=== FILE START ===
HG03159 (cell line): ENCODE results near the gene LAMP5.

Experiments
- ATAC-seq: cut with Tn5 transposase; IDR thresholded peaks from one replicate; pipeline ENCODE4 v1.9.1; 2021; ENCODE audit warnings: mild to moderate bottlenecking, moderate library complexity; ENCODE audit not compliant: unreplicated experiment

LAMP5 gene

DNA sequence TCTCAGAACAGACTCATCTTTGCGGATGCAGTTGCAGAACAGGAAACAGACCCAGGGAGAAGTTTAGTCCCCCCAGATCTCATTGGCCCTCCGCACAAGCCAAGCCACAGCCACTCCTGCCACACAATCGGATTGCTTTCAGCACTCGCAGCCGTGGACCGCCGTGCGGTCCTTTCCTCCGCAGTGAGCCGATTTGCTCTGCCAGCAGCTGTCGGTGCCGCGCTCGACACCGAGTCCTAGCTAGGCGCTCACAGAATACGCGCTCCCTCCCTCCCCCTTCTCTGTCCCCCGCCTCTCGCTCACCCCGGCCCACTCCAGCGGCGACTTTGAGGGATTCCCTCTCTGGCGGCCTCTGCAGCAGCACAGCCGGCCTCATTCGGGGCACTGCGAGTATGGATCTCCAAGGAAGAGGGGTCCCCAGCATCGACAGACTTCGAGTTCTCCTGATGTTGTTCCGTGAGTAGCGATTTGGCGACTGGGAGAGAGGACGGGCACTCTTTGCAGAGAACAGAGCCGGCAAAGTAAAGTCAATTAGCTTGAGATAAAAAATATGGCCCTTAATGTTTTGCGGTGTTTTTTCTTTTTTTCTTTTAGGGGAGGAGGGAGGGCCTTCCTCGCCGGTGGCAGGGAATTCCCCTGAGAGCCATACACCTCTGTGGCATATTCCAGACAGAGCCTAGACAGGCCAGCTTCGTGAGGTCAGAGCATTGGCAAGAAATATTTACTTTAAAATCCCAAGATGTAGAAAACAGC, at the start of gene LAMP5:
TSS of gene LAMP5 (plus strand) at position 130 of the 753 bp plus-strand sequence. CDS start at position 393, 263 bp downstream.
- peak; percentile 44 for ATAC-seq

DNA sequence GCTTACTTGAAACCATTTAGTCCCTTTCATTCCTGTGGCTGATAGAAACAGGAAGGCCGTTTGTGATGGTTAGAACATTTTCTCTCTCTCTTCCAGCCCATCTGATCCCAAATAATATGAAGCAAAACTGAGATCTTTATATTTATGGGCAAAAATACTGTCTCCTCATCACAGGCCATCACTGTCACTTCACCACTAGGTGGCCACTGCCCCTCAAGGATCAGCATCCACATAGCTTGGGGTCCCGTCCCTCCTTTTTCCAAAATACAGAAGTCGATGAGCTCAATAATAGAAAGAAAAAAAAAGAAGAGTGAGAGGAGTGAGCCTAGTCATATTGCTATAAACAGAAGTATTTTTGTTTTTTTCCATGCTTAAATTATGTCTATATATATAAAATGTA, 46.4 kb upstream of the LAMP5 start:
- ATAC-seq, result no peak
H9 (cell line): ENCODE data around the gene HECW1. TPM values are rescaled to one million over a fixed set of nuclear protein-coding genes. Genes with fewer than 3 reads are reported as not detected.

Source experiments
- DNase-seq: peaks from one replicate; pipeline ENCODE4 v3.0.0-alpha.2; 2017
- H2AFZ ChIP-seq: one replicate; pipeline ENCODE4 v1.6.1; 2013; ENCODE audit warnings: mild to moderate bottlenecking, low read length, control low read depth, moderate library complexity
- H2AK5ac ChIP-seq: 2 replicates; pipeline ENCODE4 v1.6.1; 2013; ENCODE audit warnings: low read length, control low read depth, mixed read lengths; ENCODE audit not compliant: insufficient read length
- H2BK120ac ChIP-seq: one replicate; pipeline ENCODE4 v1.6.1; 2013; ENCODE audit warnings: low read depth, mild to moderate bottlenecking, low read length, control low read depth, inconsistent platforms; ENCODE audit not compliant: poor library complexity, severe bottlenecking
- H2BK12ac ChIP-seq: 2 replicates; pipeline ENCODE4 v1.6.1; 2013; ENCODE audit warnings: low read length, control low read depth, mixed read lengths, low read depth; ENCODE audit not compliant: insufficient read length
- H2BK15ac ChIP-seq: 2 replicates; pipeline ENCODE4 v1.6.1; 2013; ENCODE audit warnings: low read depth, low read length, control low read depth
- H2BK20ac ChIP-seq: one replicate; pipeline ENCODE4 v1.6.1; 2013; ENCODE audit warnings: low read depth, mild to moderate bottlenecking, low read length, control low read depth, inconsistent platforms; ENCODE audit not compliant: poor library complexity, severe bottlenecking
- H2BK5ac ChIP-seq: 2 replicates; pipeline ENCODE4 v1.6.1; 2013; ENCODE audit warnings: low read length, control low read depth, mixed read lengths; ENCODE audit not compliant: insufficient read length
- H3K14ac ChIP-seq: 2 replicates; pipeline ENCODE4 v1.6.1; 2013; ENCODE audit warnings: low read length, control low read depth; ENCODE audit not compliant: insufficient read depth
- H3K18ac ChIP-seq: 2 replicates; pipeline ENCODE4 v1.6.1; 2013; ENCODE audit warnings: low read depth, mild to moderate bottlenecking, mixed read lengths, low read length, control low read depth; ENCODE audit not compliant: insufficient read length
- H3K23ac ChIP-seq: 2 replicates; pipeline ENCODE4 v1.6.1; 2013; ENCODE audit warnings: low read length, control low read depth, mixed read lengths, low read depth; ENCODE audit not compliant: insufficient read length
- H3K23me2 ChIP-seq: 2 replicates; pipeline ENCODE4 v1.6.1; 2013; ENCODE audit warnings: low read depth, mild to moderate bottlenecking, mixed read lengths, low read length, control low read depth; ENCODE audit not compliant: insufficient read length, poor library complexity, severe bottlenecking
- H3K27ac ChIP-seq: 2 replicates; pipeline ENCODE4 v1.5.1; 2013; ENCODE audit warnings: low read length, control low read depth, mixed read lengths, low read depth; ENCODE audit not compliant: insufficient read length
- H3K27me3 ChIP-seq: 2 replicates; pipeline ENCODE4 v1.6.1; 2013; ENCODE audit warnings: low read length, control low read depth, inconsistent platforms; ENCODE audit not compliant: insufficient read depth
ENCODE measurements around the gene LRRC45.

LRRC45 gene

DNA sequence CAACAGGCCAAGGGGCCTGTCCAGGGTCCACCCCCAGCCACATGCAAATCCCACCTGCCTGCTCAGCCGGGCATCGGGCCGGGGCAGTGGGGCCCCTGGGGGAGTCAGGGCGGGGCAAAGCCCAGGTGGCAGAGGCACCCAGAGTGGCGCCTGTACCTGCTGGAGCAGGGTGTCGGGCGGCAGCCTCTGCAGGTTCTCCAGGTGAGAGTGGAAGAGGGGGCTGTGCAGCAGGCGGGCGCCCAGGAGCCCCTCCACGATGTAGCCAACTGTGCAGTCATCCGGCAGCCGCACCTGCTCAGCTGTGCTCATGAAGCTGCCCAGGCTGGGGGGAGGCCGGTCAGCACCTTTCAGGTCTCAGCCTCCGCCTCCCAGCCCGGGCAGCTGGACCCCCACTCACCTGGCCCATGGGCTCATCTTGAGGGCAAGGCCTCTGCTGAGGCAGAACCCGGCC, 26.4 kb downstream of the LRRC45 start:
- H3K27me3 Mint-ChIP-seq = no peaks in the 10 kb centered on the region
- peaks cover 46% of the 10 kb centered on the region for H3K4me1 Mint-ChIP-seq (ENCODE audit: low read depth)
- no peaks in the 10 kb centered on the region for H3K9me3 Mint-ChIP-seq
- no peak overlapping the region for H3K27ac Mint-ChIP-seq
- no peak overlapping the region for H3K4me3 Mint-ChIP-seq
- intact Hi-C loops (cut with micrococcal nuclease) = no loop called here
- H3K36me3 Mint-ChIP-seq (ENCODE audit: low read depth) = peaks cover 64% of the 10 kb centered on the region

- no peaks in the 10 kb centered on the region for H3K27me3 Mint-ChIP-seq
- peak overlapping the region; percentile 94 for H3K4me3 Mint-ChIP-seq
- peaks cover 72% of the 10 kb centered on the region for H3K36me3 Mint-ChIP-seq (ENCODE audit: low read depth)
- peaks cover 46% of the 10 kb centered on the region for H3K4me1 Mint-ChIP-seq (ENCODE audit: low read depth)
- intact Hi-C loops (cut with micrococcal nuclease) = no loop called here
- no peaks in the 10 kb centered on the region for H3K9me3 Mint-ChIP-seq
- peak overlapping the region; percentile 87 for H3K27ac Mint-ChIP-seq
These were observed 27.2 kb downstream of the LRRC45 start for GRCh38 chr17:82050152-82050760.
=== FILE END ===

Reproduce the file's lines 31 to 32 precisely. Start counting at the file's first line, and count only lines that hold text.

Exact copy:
- no peaks in the 10 kb centered on the region for H3K9me3 Mint-ChIP-seq
- no peak overlapping the region for H3K27ac Mint-ChIP-seq